I don’t read much realistic young adult fiction. It’s just not my jam. I already lived through high school once and taught it for another four years, so when it comes to teen angst, I’ve graduated twice. But I love YA fiction that brings another element along with it, like a historical bent or a bizarre fantasy world or a dystopian nightmare scenario. A Line in the Dark is a delightful combo: a YA thriller. And it’s super thrilling because it’s a known and universally accepted fact that there is nothing scarier than a teenage girl.
Jess and Angie have been best friends forever, but there’s always been unacknowledged tension between them because Jess’s feelings are more intense than Angie’s. When Angie starts dating a girl from the fancy private school across town, the tension grows into something bigger and more deadly. And that’s probably all you need to know about the plot, because I don’t want to take away from the slow burn and eventual catastrophic explosion of this book. Teenage girls, a love triangle, complicated feelings, backstabbing, and manipulation. What could be better?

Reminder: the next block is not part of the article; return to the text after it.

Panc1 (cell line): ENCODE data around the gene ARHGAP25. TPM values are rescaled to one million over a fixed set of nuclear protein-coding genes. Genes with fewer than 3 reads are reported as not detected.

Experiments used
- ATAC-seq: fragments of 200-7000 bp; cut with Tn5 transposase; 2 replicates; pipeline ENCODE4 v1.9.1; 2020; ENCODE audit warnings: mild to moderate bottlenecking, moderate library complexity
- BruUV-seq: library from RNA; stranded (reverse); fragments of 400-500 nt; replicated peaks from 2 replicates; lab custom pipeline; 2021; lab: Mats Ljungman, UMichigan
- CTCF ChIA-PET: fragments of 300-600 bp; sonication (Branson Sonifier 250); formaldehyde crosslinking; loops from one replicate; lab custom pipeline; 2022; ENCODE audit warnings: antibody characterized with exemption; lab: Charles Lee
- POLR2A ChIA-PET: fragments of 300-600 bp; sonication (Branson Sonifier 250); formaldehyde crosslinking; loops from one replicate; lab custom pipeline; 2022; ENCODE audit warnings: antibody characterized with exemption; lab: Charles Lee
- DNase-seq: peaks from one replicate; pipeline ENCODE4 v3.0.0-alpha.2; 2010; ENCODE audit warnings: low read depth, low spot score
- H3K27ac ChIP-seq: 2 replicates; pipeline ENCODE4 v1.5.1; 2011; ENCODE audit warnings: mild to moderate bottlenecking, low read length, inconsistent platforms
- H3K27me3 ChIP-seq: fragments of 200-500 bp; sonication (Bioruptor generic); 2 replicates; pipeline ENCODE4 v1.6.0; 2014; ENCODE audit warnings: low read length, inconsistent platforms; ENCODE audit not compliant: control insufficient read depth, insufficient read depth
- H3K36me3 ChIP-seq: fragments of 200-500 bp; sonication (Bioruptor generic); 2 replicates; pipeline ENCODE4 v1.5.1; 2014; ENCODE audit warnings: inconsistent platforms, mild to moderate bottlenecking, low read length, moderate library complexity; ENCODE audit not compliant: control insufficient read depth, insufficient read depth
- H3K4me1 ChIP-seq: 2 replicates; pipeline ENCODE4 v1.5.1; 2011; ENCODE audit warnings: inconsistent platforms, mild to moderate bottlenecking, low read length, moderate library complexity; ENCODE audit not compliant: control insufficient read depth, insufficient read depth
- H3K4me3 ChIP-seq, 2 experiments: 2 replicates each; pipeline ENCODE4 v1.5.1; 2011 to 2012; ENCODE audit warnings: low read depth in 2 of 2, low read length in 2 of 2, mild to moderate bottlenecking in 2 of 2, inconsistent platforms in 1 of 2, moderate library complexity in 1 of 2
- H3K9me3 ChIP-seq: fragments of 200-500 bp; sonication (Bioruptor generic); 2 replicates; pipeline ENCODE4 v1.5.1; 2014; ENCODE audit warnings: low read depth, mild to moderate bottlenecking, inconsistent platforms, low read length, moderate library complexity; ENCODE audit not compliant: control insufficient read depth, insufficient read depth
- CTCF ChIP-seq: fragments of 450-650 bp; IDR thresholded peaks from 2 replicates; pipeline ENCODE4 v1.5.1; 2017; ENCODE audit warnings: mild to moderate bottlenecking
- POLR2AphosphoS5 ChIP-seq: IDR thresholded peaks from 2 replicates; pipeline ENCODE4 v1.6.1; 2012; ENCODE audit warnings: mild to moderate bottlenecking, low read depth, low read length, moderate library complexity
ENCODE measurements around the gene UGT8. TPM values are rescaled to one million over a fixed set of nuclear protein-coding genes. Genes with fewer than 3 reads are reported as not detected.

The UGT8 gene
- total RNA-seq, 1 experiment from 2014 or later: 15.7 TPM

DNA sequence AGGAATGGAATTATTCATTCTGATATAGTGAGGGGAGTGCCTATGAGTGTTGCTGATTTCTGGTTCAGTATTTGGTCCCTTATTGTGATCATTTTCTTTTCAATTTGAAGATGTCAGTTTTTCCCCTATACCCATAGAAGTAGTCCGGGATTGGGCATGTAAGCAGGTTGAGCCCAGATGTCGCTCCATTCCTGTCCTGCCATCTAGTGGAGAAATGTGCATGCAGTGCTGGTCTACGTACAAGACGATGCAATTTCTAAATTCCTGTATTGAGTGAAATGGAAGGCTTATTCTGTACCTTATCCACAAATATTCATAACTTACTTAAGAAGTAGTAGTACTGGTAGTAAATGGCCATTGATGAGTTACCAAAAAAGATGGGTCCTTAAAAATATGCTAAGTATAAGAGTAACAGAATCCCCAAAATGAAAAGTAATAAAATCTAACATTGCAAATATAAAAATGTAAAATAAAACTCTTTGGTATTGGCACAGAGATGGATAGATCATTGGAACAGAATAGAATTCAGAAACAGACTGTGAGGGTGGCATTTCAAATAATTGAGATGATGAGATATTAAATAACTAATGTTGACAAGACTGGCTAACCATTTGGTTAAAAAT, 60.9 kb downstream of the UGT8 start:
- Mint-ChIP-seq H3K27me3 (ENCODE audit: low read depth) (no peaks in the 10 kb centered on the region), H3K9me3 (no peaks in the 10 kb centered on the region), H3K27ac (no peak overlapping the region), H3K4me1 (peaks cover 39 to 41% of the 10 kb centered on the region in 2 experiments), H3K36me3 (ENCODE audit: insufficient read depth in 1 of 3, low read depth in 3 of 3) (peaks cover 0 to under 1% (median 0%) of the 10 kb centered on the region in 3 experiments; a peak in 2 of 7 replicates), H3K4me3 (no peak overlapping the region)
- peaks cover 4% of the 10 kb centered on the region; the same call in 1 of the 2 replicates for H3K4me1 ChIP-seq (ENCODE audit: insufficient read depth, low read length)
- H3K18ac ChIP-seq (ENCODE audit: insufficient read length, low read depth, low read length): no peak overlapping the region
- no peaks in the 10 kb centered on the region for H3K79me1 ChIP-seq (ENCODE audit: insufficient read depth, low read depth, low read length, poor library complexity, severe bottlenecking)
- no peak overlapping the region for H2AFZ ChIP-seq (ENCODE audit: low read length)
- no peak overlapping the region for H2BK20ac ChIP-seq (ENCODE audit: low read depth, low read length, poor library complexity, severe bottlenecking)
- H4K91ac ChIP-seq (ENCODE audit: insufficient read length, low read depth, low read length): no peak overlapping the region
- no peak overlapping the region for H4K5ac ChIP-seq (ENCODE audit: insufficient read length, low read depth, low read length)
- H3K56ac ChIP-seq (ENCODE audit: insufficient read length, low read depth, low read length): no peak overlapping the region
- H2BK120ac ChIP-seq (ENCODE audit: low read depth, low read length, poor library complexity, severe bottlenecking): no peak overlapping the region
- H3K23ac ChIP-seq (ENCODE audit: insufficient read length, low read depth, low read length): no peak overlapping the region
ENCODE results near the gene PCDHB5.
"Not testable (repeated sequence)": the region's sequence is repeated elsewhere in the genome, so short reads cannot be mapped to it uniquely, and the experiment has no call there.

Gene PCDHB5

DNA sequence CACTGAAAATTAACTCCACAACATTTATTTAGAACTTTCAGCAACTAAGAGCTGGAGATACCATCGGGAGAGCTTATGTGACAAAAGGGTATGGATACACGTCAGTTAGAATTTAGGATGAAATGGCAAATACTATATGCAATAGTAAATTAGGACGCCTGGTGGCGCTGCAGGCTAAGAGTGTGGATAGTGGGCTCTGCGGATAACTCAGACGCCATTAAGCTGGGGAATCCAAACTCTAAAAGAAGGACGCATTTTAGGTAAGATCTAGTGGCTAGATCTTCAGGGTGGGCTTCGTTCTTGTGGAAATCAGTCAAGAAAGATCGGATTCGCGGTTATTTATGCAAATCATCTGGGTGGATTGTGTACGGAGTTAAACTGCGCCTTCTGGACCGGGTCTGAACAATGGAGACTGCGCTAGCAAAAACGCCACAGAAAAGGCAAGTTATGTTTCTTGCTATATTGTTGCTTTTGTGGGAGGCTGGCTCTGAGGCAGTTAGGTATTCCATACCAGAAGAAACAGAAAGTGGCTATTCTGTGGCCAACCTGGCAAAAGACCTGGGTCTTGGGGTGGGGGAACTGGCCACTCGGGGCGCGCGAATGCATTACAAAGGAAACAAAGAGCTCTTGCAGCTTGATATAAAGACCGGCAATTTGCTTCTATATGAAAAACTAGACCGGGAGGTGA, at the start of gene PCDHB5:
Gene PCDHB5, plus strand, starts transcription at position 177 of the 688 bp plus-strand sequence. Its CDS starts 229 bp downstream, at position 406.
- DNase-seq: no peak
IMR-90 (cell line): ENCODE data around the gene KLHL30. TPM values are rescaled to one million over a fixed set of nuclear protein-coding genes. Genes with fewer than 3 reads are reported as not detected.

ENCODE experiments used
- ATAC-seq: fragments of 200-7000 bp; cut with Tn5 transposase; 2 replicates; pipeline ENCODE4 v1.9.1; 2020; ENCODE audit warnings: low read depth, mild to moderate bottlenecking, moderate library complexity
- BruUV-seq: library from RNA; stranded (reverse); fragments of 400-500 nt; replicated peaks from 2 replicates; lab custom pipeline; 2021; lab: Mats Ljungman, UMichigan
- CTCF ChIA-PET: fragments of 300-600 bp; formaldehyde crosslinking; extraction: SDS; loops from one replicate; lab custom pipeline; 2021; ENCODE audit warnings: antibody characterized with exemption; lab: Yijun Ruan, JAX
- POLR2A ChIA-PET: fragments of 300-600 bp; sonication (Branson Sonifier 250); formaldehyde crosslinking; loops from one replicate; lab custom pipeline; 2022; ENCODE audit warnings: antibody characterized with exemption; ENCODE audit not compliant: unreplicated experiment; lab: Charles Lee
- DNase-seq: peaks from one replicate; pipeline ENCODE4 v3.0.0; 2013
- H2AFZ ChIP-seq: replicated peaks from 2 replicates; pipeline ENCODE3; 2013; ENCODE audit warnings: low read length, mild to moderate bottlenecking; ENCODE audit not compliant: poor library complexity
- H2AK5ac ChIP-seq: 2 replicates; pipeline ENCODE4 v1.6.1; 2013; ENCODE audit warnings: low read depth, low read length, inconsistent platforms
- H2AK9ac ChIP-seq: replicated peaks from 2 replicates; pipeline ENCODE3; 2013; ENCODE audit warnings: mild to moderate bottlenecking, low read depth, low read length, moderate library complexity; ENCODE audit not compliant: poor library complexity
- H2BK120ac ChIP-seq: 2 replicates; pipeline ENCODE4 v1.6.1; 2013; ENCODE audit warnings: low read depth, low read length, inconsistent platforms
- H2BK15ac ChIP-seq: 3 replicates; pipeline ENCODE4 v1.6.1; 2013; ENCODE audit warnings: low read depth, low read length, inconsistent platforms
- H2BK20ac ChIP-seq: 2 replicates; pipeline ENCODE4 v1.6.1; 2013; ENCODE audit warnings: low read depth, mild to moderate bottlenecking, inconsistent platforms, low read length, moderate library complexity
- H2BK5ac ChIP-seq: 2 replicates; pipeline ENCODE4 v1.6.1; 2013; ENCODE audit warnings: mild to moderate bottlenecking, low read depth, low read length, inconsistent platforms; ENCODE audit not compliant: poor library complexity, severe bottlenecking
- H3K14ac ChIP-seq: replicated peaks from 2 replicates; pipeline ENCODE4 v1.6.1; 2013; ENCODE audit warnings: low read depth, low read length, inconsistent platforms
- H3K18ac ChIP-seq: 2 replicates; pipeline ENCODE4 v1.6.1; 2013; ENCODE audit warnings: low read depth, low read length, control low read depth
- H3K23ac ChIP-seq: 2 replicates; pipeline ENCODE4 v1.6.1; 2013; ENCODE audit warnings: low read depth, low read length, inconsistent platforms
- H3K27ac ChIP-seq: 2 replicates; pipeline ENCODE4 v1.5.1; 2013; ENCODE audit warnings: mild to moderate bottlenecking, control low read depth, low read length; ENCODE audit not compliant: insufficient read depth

I was nervous about this book because I’d seen some mixed reviews, but I took the risk and bought the hardcover anyway. I am delighted that I was totally vindicated! And now I have that beautiful, sinister cover to adorn my bookshelf and my Instagram feed. I don’t think it’s a spoiler content-wise to say that there’s a big structural shift mid-book, and that’s what some readers have taken issue with. For me, though, that perspective change is what elevates A Line in the Dark above all the predictably structured novels you can find on YA shelves today, and I say props to Malinda Lo for trying something new.
Highly recommended for fans of dark mysteries and authors like Megan Abbott.